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The Majha ( Punjabi: ਮਾਝਾ ( Gurmukhi), ( Shahmukhi); Mājhā) is a region that is located at the center of the historical Punjab region, that is northward from the right banks[note 1] of river Beas, and extends up to river Jhelum at its northmost. It includes a considerable portion of the Bari Doab (the region between the rivers Beas and Ravi) and the Rechna Doab (the region between the rivers Ravi and Chenab), and a smaller portion of the Jech Doab region (the region between the rivers Jhelum and Chenab). People of the Majha region are given the demonym "Mājhi". The standard dialect of the Punjabi language known as the Majhi dialect is the main language of this region.

During the partition of India in 1947, the Majha region of Panjab got split into India and Pakistan when Panjab India and Punjab Pakistan were formed. The Majha region of Indian State of Panjab covers the area between Beas and Ravi rivers, including the area on the north of Sutlej, after the confluence of Beas and Sutlej at Harike in Tarn Taran district, extending up to the Ravi river, which is all part of the Majha region in India. This region contains four districts of Indian state of Panjab - Amritsar, Tarn Taran, Gurdaspur, and Pathankot.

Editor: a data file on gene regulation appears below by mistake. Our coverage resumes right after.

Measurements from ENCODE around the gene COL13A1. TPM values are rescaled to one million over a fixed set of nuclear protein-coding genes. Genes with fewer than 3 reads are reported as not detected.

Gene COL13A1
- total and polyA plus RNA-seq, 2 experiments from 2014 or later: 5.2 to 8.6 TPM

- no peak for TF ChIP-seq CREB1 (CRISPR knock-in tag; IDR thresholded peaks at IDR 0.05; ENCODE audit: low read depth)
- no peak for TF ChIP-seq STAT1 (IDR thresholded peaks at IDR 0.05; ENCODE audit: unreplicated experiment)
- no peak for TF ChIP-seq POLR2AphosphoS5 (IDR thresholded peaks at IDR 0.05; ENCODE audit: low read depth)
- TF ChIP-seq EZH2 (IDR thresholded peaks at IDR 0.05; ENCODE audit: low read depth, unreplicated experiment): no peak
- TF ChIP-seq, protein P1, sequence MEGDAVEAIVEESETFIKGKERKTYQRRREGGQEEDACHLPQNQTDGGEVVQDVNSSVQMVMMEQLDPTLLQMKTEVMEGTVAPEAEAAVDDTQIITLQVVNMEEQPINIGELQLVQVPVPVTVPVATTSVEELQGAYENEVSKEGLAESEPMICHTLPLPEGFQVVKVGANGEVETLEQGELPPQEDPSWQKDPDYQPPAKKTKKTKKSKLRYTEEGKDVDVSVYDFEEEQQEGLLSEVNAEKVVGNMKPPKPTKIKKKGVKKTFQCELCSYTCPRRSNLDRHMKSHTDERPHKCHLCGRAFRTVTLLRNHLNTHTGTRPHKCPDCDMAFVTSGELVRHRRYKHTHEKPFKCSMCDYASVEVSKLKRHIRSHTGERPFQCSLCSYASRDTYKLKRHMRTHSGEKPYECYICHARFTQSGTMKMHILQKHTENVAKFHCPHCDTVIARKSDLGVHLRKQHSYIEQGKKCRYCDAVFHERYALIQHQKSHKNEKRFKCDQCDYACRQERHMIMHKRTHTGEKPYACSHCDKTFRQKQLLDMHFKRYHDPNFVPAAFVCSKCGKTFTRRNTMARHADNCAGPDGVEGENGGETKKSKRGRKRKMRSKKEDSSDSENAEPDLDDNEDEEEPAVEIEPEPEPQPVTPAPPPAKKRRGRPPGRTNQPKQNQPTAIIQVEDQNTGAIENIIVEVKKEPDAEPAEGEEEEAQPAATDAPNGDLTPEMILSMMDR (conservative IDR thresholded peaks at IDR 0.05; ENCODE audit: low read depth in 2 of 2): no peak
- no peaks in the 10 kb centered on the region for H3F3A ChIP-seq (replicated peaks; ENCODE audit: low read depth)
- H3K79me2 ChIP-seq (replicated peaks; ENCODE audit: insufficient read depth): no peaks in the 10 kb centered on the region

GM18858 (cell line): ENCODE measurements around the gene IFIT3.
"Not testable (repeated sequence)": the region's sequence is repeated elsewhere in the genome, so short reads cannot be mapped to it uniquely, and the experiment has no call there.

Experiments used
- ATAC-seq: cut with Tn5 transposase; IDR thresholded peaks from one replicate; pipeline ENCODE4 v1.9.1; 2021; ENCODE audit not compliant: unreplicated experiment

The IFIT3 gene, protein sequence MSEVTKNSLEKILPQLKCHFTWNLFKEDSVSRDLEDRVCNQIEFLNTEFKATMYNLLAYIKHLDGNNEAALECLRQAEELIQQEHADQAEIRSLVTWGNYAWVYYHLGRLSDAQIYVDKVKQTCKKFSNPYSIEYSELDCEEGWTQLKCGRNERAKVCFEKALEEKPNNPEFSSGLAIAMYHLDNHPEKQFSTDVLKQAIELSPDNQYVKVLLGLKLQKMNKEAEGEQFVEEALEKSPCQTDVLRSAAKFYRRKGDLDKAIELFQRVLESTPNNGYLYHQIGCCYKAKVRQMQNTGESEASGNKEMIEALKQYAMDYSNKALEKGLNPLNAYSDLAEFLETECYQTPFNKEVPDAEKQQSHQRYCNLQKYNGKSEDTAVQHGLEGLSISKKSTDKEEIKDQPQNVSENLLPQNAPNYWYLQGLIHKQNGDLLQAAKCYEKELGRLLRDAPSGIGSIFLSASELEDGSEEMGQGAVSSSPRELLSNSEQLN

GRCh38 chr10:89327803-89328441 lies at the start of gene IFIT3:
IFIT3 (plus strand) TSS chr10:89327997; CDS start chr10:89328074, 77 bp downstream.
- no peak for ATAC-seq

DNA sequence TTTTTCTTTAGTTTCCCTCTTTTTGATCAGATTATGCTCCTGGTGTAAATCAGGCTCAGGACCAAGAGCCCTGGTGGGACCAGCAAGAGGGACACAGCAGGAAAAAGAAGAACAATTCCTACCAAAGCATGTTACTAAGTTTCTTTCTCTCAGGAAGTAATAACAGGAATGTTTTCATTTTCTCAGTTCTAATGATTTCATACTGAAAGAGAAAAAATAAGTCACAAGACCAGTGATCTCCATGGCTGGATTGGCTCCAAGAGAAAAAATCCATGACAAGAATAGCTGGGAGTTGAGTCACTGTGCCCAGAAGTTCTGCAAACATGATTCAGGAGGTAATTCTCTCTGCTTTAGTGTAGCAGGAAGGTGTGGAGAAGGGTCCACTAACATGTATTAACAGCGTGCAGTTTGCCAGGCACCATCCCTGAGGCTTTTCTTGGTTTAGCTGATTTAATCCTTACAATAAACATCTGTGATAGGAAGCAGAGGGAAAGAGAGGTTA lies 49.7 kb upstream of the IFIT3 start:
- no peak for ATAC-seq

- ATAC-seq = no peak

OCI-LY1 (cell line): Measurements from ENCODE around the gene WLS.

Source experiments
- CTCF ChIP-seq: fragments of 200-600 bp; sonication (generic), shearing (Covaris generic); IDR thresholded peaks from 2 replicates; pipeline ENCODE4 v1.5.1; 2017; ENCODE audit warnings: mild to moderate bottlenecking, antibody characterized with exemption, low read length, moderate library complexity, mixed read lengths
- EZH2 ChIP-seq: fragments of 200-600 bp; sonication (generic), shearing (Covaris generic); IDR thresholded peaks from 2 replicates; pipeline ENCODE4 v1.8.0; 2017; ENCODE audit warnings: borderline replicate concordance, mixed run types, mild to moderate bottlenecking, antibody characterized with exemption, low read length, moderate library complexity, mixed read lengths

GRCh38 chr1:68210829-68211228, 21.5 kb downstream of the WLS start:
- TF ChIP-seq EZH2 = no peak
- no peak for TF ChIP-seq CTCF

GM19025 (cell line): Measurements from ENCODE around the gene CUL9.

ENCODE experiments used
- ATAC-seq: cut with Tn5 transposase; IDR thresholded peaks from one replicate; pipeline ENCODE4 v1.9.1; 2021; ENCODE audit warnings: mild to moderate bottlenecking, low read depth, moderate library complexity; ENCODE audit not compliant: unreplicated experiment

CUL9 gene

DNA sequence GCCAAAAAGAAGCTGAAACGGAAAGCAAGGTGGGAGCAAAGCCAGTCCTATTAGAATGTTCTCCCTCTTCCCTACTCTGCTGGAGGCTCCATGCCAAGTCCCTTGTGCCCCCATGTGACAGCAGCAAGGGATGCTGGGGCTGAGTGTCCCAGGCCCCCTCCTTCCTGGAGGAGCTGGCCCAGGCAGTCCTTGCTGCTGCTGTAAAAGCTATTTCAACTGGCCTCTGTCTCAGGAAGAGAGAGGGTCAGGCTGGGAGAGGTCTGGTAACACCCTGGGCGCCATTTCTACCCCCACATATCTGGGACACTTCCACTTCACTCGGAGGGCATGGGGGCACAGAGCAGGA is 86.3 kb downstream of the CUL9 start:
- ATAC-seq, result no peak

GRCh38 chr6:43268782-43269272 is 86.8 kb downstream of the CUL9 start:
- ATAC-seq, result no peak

The Majha region has always been the central point of Panjab. It was densely populated and the most productive region of Panjab in the past. Due to its location, its rich Punjabi culture, and being the focal point of Panjab, it has also been an appealing land for many foreign invasions for centuries. The Majha people have always retaliated to the invasions, which has made people of Majha valiant, fearless but also god-loving, giving birth to many renowned and ferocious warriors and martyrs. The Majha region is also the birthplace of Sikhism, where most Sikh Gurus were born. The Sikh Empire under the leadership of Maharaja Ranjit Singh had its capital in Lahore which is in Majha. Greek writers have referred to the people of Majha as the back-bone of the Sikh people, who have been recognized to have the highest reputation for courage and skill in the art of war. The Majhi (people of Majha) not only defeated the courageous Paurava but also fought Alexander the Great by the sakata-vyuka or 'waggon-formation' even though they were hopelessly outnumbered by the Greeks and defeated the Greek phalanx.